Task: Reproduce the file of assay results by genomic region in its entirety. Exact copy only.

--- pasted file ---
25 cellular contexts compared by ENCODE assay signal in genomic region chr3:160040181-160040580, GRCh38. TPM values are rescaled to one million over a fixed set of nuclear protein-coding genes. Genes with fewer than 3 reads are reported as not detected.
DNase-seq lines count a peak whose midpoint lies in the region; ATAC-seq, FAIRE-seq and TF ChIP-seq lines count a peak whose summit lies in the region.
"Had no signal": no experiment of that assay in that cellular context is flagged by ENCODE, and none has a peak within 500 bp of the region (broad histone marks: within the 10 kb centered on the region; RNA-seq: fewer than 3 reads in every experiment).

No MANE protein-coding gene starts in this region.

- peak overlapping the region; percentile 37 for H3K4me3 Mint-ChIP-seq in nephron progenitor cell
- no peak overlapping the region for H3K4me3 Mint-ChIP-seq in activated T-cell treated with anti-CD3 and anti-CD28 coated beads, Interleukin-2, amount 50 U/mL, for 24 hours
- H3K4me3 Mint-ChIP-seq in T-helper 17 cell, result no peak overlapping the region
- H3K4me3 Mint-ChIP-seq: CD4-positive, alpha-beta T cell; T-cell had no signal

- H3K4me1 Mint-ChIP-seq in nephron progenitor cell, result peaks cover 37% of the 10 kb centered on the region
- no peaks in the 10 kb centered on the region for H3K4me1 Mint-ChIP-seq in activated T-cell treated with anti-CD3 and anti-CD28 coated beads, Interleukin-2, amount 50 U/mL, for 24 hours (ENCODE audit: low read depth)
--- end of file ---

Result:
25 cellular contexts compared by ENCODE assay signal in genomic region chr3:160040181-160040580, GRCh38. TPM values are rescaled to one million over a fixed set of nuclear protein-coding genes. Genes with fewer than 3 reads are reported as not detected.
DNase-seq lines count a peak whose midpoint lies in the region; ATAC-seq, FAIRE-seq and TF ChIP-seq lines count a peak whose summit lies in the region.
"Had no signal": no experiment of that assay in that cellular context is flagged by ENCODE, and none has a peak within 500 bp of the region (broad histone marks: within the 10 kb centered on the region; RNA-seq: fewer than 3 reads in every experiment).

No MANE protein-coding gene starts in this region.

- peak overlapping the region; percentile 37 for H3K4me3 Mint-ChIP-seq in nephron progenitor cell
- no peak overlapping the region for H3K4me3 Mint-ChIP-seq in activated T-cell treated with anti-CD3 and anti-CD28 coated beads, Interleukin-2, amount 50 U/mL, for 24 hours
- H3K4me3 Mint-ChIP-seq in T-helper 17 cell, result no peak overlapping the region
- H3K4me3 Mint-ChIP-seq: CD4-positive, alpha-beta T cell; T-cell had no signal

- H3K4me1 Mint-ChIP-seq in nephron progenitor cell, result peaks cover 37% of the 10 kb centered on the region
- no peaks in the 10 kb centered on the region for H3K4me1 Mint-ChIP-seq in activated T-cell treated with anti-CD3 and anti-CD28 coated beads, Interleukin-2, amount 50 U/mL, for 24 hours (ENCODE audit: low read depth)